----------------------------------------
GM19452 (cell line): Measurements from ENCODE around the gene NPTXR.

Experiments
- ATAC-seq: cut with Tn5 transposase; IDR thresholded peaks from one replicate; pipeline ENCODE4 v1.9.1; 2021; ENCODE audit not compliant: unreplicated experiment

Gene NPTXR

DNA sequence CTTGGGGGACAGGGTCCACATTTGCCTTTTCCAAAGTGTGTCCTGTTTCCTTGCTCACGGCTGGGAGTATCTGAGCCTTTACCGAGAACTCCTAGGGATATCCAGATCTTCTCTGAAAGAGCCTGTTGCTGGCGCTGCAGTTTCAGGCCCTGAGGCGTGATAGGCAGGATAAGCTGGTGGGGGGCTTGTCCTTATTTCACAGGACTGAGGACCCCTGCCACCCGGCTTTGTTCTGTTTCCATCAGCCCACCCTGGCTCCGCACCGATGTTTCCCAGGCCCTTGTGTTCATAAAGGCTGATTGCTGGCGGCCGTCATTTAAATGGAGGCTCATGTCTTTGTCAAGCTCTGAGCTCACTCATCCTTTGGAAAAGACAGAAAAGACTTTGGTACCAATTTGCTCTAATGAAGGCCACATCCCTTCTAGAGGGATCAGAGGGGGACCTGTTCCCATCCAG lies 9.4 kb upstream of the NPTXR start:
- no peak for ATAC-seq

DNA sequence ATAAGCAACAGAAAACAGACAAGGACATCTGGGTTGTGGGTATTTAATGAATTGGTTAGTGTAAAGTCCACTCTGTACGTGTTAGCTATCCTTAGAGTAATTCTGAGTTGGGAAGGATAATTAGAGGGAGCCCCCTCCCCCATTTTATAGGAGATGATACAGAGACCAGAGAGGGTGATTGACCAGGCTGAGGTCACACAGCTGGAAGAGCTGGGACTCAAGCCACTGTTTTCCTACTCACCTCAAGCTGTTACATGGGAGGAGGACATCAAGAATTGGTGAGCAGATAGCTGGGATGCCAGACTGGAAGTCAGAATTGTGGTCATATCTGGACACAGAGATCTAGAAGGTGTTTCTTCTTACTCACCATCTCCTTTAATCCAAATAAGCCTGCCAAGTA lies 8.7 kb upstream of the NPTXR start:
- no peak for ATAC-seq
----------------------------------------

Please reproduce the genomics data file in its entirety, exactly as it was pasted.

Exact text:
GM19452 (cell line): Measurements from ENCODE around the gene NPTXR.

Experiments
- ATAC-seq: cut with Tn5 transposase; IDR thresholded peaks from one replicate; pipeline ENCODE4 v1.9.1; 2021; ENCODE audit not compliant: unreplicated experiment

Gene NPTXR

DNA sequence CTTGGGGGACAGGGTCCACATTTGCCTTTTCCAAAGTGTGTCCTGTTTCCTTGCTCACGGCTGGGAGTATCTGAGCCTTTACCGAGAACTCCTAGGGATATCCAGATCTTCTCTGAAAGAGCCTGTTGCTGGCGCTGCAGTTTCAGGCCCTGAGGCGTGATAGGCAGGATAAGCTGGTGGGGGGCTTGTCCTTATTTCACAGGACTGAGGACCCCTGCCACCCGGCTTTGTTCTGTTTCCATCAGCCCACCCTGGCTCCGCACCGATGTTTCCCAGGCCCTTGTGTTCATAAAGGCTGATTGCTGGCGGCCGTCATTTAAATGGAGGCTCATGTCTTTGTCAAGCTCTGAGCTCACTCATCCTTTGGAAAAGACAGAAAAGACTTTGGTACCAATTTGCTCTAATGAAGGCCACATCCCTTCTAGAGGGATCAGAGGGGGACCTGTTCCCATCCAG lies 9.4 kb upstream of the NPTXR start:
- no peak for ATAC-seq

DNA sequence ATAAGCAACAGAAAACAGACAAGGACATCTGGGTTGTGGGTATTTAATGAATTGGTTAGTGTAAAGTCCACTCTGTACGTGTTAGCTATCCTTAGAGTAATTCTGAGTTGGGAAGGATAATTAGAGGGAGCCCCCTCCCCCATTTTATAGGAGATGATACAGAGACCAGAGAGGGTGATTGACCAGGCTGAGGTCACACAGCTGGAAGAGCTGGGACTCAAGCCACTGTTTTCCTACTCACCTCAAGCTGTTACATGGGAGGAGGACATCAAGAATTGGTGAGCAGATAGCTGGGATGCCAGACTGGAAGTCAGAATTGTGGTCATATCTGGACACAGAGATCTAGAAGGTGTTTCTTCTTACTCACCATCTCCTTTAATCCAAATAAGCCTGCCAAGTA lies 8.7 kb upstream of the NPTXR start:
- no peak for ATAC-seq